In a recent interview with Den of Geek, Amanda Tapping discusses Stargate SG-1, Stargate Atlantis and her up and coming new project Sanctuary. Here is an excerpt of the interview.
More than a decade on a science fiction show is a remarkable feat, even more so that the character has been carried onto a second show as well. What is it that’s kept you hooked into the Stargate world all this time?
I love the character. At the end of the day she is fun to play, she’s interesting. The writers keep giving me new angles on her. It’s never become really boring. And Stargate was easy to stick with for ten years because it was fun. As dorky as that sounds, at the end of the day if you can laugh every day while doing your job regardless of what’s going on, which we did, then yeah! It makes it so worth it to be there. A, I had fun. B, I loved the character, and the stories and the mythology, so why would I leave?
A lot of actors would say weren’t you bored, weren’t you bored. And no, I wasn’t.
It wasn’t a static character, though…
No, not at all. She kept growing and evolving and they would give her relationships that would change her. The relationship with her father really informed who she became as a woman. And her relationship with her team mates. So there was always something. They were always doing something with her that kept it interesting.
And then there was the move across to Atlantis, which allowed you to explore another side of her…
It felt like playing a totally different character. It was Sam Carter pulled back, and trying to show reverence to the people that she was in command of without being this didactic leader. She was trying hard to sit back and out of her comfort zone completely. I remember even as Amanda watching the cast go through the gate, and I sent them off on a mission, I was like I should be going through the gate! Wait a second, this is weird!
Was it out of your comfort zone as well?
Yeah, I would say. Out of my comfort zone in that to be part of SG-1 for so long, and then to move across to an established show with an established cast with their dynamics. It was a little bit out of my comfort zone, yeah. But I have to say the cast of Atlantis honestly couldn’t have been more welcoming. They were really great, and made it that much easier. And we’re friends, we all know each other, we work on the same lot.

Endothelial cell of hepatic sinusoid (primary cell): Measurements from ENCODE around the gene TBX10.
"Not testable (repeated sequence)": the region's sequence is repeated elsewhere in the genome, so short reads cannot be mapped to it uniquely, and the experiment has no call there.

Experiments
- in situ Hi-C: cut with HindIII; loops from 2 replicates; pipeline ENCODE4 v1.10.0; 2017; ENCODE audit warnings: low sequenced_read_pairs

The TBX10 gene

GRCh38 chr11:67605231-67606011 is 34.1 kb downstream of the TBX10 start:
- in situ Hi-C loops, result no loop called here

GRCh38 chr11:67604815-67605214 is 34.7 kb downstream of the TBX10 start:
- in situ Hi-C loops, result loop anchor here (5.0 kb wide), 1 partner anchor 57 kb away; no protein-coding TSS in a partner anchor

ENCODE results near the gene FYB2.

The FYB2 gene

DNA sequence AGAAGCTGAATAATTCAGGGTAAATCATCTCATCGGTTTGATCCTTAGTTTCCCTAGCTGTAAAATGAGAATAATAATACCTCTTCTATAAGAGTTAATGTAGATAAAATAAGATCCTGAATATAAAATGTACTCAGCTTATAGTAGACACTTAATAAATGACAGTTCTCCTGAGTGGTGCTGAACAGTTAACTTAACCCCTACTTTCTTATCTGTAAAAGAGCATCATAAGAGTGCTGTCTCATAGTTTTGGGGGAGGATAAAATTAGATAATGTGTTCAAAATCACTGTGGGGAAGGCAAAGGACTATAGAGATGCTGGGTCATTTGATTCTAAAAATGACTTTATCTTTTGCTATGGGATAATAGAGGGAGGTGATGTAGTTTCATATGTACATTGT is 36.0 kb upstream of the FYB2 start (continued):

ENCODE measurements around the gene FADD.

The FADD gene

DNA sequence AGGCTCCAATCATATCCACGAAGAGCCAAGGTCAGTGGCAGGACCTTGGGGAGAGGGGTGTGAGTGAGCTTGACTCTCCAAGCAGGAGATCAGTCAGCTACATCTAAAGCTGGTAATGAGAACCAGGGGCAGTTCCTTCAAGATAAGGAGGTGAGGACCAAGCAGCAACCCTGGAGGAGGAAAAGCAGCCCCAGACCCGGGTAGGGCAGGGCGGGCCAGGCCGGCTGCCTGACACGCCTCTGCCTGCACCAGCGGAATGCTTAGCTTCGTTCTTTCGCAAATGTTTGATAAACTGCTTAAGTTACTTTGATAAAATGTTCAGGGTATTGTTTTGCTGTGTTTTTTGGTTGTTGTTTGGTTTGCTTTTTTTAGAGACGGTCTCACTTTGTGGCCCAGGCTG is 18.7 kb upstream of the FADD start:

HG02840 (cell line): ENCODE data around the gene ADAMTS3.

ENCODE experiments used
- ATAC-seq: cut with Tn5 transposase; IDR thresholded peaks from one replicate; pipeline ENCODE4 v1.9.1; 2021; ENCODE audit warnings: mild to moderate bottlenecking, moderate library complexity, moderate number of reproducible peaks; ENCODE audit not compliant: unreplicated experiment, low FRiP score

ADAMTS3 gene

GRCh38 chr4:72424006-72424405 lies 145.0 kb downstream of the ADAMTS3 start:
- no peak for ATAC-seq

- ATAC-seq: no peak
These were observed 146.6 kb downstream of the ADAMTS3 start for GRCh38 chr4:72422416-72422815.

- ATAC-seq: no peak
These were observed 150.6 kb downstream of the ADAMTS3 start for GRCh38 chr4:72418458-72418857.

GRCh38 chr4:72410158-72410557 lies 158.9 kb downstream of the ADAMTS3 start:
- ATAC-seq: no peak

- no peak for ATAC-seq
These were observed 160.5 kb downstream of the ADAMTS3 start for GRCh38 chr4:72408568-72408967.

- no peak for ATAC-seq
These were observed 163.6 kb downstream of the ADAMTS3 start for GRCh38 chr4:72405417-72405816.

You’ve said in the past that the large initial order for Stargate episodes helped you get it off to an ambitious start…
… 44 episodes, yeah…
You can’t imagine in the current climate something getting that kind of order from the off?
It just doesn’t happen any more. We were so lucky, when we shot the pilot we knew we had the 44 episode pick up. It was basically would our characters survive the pilot. That was the big thing for Michael, Christopher and I! And then as soon as we found out that they refreshed our option after the pilot, then we had two years to explore the arcs of these characters, to really get into them.
It’s an astounding gift when you have that much time to drive the storyline of your character. You’re not just trying to jam every piece of information into two or three quick episodes. They gave us a lot of freedom.
You’d done science fiction television in the past, but never a stint of such length. Could you input into to?
To a degree, yeah. At the end of season one, the writers were really amenable to us sitting down and discussing the direction of the character. And they always listened to the suggestions that the actors made and the thoughts that we had.
I for example wanted Carter to become a little warmer, give her more of a sense of humour, make her more accessible. I was never afraid of the vulnerability of the character, and I think that that’s not just because she’s a woman, but because people are vulnerable. People are emotional. I was never afraid of them showcasing that.
What I was afraid of was that she would become a bit too linear and single-minded in her thinking. And they were like no, no, no! What do you need? So I said can we do something where we talk about her relationship in the past or her history. And they brought everything to the table, it was amazing.
Do you find with science fiction that it does by its nature have this habit of throwing up really strong female characters that other genres are weaker in?
Yeah, it does. It started way back. Gene Roddenberry introduced female characters, like Uhura. She was unprecedented on television. And I actually got called to task because I made mention of her and said that even though she still had to wear a short skirt, the fact of the matter was she was this incredibly strong, incredibly intelligent character who paved the way. Sci-fi has always done that, they’ve always put strong woman out there.
Now you’ve got the chance to bridge the two Stargate shows with The Ark Of Truth, and close off SG-1 to an extent. How was that?
It was perfect. And the fact that we knew we had another movie after Ark of Truth. Ark Of Truth was described to me recently as a gift to the fans, and it is. It wraps up ten years of this show, it’s a big thanks, in a big bow, to say here’s the episode that wraps up this massive storyline. And then it gives us the freedom to jump off and do individual stories from thereon.
And it’s a very big bow as well! The budget clearly transcends the television show by an awful lot…
Absolutely, absolutely. You could feel it on set. The sets were bigger. On the TV show where we’d have 30 extras we had 80. We had more time to shoot the scenes, the battle sequences were bigger, the special effects were unbelievable. When you’ve got thirty ships firing at each other in space it’s like woah! It was huge.